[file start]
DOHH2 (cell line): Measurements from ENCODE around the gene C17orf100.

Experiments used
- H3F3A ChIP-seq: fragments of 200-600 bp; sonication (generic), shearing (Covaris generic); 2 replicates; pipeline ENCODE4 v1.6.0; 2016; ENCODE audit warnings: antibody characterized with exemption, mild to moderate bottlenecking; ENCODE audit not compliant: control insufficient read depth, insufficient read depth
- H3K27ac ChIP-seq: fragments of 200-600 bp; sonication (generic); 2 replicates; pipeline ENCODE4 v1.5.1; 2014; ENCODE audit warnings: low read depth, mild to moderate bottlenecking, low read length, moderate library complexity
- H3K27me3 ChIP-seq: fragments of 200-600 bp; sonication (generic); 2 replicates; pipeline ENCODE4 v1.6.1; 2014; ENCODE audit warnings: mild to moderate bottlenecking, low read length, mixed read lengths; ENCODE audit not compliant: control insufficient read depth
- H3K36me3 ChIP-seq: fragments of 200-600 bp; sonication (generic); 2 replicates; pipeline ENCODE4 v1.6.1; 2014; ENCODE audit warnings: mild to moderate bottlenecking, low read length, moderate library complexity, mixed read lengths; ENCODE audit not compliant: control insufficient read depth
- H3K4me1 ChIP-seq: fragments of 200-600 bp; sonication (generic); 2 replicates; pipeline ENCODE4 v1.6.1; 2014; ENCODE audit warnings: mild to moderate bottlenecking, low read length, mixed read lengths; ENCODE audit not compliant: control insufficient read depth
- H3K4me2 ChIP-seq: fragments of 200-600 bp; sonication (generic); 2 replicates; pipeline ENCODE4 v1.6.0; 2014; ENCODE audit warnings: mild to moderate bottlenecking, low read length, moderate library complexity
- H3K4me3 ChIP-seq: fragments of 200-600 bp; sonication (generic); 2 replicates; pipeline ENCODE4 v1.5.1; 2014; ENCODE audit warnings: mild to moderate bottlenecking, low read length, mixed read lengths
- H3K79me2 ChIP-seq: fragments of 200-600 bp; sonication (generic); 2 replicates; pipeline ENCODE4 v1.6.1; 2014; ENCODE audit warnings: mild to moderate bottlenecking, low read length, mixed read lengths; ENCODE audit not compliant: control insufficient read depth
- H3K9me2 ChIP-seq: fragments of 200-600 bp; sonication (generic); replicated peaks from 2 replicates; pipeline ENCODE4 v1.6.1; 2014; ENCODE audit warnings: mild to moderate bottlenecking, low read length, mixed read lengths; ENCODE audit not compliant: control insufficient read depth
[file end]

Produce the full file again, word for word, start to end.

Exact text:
DOHH2 (cell line): Measurements from ENCODE around the gene C17orf100.

Experiments used
- H3F3A ChIP-seq: fragments of 200-600 bp; sonication (generic), shearing (Covaris generic); 2 replicates; pipeline ENCODE4 v1.6.0; 2016; ENCODE audit warnings: antibody characterized with exemption, mild to moderate bottlenecking; ENCODE audit not compliant: control insufficient read depth, insufficient read depth
- H3K27ac ChIP-seq: fragments of 200-600 bp; sonication (generic); 2 replicates; pipeline ENCODE4 v1.5.1; 2014; ENCODE audit warnings: low read depth, mild to moderate bottlenecking, low read length, moderate library complexity
- H3K27me3 ChIP-seq: fragments of 200-600 bp; sonication (generic); 2 replicates; pipeline ENCODE4 v1.6.1; 2014; ENCODE audit warnings: mild to moderate bottlenecking, low read length, mixed read lengths; ENCODE audit not compliant: control insufficient read depth
- H3K36me3 ChIP-seq: fragments of 200-600 bp; sonication (generic); 2 replicates; pipeline ENCODE4 v1.6.1; 2014; ENCODE audit warnings: mild to moderate bottlenecking, low read length, moderate library complexity, mixed read lengths; ENCODE audit not compliant: control insufficient read depth
- H3K4me1 ChIP-seq: fragments of 200-600 bp; sonication (generic); 2 replicates; pipeline ENCODE4 v1.6.1; 2014; ENCODE audit warnings: mild to moderate bottlenecking, low read length, mixed read lengths; ENCODE audit not compliant: control insufficient read depth
- H3K4me2 ChIP-seq: fragments of 200-600 bp; sonication (generic); 2 replicates; pipeline ENCODE4 v1.6.0; 2014; ENCODE audit warnings: mild to moderate bottlenecking, low read length, moderate library complexity
- H3K4me3 ChIP-seq: fragments of 200-600 bp; sonication (generic); 2 replicates; pipeline ENCODE4 v1.5.1; 2014; ENCODE audit warnings: mild to moderate bottlenecking, low read length, mixed read lengths
- H3K79me2 ChIP-seq: fragments of 200-600 bp; sonication (generic); 2 replicates; pipeline ENCODE4 v1.6.1; 2014; ENCODE audit warnings: mild to moderate bottlenecking, low read length, mixed read lengths; ENCODE audit not compliant: control insufficient read depth
- H3K9me2 ChIP-seq: fragments of 200-600 bp; sonication (generic); replicated peaks from 2 replicates; pipeline ENCODE4 v1.6.1; 2014; ENCODE audit warnings: mild to moderate bottlenecking, low read length, mixed read lengths; ENCODE audit not compliant: control insufficient read depth